Keep your C.P.A. away from your phone 

Speaking of phones. We have probably all experienced being in conversation with someone at an in-person networking function and getting pinged during the conversation. This is happening much more now during online meetings. When we take our attention off what is happening in front of our nose to take a look at what is happening on our phone, we lose the connection with the person who is presenting. We will not remember this part of the conversation well, if at all. And we send a subtle message to this person that he or she does not matter as much as the various pings coming in on our mobile device do.

Our desire to connect and be connected is one of the strengths of business networking. Therefore, when doing online networking, or when we return to in-person events, we will want to effectively be connecting with others. Over the years, I saw people many times on their phones texting during networking meetings, such as at a BNI chapter meeting, a Chamber of Commerce luncheon, or even a gala dinner event.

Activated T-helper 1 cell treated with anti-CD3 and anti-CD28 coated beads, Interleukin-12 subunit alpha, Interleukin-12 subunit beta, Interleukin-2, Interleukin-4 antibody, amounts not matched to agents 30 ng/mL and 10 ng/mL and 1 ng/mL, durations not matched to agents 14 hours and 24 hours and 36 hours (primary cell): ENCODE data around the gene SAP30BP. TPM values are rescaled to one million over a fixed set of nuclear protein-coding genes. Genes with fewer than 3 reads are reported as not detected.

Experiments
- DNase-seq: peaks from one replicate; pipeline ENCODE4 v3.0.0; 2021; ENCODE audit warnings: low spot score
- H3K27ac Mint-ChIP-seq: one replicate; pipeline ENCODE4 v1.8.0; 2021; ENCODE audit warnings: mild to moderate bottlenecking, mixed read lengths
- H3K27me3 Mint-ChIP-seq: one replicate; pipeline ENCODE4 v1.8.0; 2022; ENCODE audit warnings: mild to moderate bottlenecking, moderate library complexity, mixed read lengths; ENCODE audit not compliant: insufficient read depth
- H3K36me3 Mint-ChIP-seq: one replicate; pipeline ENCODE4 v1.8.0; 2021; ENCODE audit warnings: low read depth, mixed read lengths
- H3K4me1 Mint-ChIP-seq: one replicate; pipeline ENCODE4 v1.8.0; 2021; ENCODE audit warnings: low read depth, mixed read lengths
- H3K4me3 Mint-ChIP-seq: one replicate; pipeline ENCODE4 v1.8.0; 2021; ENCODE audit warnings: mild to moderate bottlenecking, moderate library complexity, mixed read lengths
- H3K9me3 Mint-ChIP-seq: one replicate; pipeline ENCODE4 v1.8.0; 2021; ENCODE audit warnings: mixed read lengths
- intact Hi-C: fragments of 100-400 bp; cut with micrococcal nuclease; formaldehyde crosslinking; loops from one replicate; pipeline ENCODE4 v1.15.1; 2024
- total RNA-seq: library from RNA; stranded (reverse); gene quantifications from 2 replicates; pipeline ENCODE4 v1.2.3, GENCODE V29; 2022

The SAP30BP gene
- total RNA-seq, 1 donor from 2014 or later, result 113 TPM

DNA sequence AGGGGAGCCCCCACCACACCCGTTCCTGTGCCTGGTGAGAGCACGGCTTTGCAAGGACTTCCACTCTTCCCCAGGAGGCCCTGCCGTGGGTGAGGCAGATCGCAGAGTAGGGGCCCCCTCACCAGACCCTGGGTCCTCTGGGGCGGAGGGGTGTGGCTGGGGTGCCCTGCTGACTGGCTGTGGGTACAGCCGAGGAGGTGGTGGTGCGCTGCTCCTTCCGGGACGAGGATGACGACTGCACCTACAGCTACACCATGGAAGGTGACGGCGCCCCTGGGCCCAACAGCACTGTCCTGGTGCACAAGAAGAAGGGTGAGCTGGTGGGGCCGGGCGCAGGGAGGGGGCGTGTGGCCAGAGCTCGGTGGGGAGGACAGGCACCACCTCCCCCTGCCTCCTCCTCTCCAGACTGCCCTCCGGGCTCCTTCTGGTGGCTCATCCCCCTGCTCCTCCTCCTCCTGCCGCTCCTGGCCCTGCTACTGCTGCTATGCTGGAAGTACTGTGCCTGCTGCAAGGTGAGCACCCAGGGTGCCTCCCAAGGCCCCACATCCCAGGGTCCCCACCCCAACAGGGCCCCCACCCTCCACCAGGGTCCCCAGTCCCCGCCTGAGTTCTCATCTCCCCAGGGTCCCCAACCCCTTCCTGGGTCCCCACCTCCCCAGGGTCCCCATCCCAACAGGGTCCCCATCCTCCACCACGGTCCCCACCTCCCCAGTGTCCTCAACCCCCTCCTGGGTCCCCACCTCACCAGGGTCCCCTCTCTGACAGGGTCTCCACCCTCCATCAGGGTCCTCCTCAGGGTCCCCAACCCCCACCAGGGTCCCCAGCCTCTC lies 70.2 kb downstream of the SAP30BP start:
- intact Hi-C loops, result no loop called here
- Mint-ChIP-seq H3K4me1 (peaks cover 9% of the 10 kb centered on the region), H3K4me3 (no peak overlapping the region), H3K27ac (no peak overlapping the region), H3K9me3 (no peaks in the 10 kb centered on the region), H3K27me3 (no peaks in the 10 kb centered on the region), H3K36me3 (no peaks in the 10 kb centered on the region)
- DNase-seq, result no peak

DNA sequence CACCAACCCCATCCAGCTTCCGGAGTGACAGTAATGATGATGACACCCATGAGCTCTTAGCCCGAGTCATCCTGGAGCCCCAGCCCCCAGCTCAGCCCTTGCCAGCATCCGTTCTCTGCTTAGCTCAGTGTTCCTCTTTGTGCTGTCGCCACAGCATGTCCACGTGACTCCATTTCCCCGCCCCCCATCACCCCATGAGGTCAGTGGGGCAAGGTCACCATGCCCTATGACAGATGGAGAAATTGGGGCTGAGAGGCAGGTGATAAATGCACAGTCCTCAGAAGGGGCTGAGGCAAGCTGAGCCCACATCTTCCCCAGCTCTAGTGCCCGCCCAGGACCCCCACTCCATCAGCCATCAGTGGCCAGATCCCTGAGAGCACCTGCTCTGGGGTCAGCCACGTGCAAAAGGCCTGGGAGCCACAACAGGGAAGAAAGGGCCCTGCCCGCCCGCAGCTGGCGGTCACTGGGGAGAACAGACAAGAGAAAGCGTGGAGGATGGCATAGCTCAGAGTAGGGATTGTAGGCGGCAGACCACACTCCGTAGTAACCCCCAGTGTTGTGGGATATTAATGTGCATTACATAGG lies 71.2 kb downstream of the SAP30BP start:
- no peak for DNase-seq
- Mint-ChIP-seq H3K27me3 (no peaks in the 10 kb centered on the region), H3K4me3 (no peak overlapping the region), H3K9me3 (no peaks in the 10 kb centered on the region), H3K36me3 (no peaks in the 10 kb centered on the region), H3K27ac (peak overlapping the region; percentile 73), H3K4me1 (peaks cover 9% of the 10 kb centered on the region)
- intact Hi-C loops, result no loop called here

Be honest: whom do you greet first when you get up in the morning — your spouse, kids, the dog, OR your virtual community? Do you reach for your phone before you even throw your legs out of bed to get up? I have found myself doing that. Consider waiting to look at your mobile phone until after you are ready to receive messages. For me, I wait to turn it on until after I am up, have exercised, showered, and had my breakfast. Furthermore, I think social media is great. I use it regularly to stay in touch and build relationships. But knowing when to focus on your networking and not your phone is extremely important in this digital age.

Do not allow your C.P.A. to distract you when working online